I've long been of two minds about Wikileaks and what it does. This is not an area of simple truths, but of competing demands and trying to find a balance.
When Wikileaks released their Afghanistan documents,
I wrote of my reaction to the political reaction.
Then came Cablegate.
On the predominant hand: the value of diplomacy and diplomatic immunity is so high that it's hard to overstate their importance. Cool heads prevent wars, save incalculable lives and generally preserve peace. I understand that Britain used to have an unofficial policy that the diplomat assigned to a nation would have the opposite viewpoint to the official British viewpoint; so when America was reviled, a lover of America would be assigned as the British diplomat to the USA, but when America was loved, a more cynical diplomat would be assigned. In diplomacy, it's always about balance, whether between nations or within a nation in choosing a stance.
The lines of communication are always open. Even when the diplomats are morons. The incident of the Portuguese ambassador to the Third Reich smuggling refugees to safety until the British diplomat complained of his behaviour comes to mind — not one of Britain's more glorious moments during the second world war, but perhaps highlighting the policy I described above, of countering official policy with an appropriate choice of diplomat. It's just that during WWII it took a particularly dense personality to not be opposed to the Third Reich and that incident highlighted just how stupid they can be.
Anything that threatens the ability of diplomats to do their work and preserve peace is suspect.
Against this, I believe that a Democracy only works with an informed and educated electorate, able to make decisions freely based on all available evidence. Anything else is just a plutocracy masquerading as democracy, with the elites holding the information from which power flows and manipulating the media. From control of the media comes control of the people, who'll duly vote as shepherded to do, while believing themselves more free than others.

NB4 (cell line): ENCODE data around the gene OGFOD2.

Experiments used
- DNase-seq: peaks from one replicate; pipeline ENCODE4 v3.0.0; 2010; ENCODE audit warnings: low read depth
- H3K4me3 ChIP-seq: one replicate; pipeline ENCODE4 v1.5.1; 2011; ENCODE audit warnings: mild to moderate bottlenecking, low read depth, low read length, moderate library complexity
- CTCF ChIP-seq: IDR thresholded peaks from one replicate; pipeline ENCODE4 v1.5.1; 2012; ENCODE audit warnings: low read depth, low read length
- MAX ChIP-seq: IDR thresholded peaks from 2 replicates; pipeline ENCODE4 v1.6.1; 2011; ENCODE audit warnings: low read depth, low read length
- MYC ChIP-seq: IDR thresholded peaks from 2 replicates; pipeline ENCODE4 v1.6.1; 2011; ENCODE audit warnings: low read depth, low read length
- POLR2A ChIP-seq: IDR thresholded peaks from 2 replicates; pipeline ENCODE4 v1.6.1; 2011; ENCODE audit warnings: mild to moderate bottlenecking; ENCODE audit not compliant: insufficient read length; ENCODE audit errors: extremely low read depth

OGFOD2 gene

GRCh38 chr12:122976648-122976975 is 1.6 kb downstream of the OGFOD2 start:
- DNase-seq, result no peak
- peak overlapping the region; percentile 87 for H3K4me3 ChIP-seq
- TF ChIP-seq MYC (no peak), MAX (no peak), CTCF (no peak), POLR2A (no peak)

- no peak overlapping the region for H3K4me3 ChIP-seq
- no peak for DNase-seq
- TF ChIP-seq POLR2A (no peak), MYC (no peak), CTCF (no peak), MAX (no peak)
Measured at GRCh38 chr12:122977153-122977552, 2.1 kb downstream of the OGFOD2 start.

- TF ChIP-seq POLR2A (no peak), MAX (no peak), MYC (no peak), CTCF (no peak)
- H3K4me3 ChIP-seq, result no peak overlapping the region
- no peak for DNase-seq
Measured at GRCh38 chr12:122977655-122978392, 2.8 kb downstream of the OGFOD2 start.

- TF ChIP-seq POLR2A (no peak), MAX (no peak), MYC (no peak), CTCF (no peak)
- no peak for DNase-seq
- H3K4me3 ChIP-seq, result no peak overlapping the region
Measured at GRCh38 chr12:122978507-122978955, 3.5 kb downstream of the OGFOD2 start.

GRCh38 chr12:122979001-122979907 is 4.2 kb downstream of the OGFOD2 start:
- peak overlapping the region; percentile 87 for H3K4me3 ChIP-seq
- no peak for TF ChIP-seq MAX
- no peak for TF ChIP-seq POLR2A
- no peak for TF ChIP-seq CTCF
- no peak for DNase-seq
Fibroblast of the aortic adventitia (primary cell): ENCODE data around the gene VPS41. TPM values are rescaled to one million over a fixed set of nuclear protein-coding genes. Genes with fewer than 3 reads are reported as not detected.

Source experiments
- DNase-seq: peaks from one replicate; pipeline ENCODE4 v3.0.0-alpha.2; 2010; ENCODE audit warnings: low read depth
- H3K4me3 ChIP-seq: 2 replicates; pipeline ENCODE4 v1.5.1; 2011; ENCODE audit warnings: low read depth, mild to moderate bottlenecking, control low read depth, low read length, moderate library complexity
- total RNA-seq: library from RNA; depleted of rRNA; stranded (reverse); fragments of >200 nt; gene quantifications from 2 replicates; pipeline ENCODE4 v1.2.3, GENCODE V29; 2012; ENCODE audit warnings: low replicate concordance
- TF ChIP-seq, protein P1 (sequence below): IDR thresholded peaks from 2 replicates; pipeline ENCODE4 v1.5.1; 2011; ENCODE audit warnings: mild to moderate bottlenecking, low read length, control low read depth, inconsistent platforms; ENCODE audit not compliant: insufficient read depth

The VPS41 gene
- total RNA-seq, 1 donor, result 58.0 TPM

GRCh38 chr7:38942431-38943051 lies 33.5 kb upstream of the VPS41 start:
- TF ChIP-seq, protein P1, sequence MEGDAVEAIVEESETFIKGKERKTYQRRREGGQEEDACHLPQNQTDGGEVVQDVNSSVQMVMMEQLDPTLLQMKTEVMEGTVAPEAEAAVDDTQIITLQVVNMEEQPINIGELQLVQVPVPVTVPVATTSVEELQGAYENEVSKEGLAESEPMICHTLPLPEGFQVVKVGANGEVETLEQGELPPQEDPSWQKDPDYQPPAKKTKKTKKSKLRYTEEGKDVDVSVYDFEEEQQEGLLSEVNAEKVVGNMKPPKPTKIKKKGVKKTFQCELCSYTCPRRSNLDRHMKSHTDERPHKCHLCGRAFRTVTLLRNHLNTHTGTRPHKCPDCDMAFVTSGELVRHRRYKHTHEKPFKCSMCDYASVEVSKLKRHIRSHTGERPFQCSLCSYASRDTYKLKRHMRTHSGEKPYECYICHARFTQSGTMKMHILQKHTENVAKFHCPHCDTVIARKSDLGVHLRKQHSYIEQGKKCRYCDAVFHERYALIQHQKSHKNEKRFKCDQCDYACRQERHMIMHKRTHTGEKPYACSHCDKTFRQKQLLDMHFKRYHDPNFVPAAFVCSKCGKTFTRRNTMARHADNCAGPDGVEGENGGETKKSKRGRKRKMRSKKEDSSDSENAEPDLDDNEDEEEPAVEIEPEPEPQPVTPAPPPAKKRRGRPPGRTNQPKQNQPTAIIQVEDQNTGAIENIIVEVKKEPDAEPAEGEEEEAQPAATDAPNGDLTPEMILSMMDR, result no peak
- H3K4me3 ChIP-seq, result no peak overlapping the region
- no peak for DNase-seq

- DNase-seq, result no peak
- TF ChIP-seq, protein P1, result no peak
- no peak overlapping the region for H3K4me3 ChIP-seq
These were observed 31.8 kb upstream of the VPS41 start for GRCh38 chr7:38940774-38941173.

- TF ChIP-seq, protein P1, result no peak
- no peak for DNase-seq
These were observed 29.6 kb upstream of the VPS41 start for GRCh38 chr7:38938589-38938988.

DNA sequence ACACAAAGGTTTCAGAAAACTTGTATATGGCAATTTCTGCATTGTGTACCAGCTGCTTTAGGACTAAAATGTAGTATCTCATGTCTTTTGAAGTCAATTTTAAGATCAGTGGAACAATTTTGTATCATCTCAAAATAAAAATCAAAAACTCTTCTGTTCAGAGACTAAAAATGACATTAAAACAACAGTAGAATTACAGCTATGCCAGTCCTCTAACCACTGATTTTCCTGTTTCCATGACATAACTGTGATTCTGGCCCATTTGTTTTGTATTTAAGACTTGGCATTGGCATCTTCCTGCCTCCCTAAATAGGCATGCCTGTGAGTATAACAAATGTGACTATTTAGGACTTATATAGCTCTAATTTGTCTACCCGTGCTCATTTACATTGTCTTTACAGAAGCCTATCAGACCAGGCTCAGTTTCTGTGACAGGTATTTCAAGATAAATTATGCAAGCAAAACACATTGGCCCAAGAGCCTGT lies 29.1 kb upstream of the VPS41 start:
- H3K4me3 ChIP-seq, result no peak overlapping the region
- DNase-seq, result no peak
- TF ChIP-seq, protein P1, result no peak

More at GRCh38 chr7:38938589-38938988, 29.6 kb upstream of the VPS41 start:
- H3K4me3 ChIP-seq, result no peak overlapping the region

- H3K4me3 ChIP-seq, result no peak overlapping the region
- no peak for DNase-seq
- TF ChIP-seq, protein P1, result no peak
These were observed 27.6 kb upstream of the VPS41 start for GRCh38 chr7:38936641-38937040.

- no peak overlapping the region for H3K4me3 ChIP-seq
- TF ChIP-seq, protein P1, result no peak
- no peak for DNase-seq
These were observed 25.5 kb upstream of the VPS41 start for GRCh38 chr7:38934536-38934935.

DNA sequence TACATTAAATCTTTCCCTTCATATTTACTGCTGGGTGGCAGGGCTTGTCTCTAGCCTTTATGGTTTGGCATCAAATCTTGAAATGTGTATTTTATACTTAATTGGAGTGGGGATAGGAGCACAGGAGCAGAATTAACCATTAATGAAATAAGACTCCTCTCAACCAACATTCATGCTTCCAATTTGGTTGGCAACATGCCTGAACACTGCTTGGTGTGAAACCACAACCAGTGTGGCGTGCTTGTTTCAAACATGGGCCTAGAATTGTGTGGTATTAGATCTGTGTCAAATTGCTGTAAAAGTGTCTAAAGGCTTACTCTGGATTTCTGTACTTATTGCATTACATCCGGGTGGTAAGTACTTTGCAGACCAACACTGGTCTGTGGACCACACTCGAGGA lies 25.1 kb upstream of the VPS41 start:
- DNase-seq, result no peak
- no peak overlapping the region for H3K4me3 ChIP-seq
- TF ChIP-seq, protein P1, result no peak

The sheer size of both the amount of data held by the USA as sensitive, not for public consumption, and the number of people with access to that data creates a new class division, between the information haves and have-nots. When 1% of the population has access to so much pertinent information that 99% of the population does not, that 1% controls the nation.
In trying to decide if, on balance, I was for or against the Wikileaks disclosure of the cables, I decided that I was grudgingly against it, because of the value of diplomacy. So in speaking to others, I would end up criticising Wikileaks.
And then, Tunisia.
It “turns out that” when an oppressed nation gets credible information about just what is happening at the top it acts as a focus, directing the anger to coherent action.
The value of leaking the cables in spreading democracy and freedom and is becoming more apparent. I was wrong.
The arguments about the importance of diplomacy still stand. But I am now put in mind of the fable stories about being so careful to preserve prestige/leverage/money/whatever against future use, that the prestige/leverage/money/whatever is never used and the protagonist falls into being a silent accessory to Evil, always waiting for a better time.
The USA's diplomats face a long and rocky road to re-establishing the trust and confidence of others. I do not envy them their path, for they did not leak the cables. But I am happy that good is coming of the leaks, democracy is spreading and their insightful analyses were not written in vain.
I just hope that the USA's elected representatives of the people, and the appointed diplomats, have the wisdom to find a role in the world as a country which is admired for the democracy and the assistance to fledgling democracies, rather than a reviled role. If it should transpire that oil is going to be more difficult or more expensive to obtain from the middle east in the near to medium term future, then please let it not lead to reprimands, backlashes and more wars, but instead goad us into energy independence.
-The Pensive Troll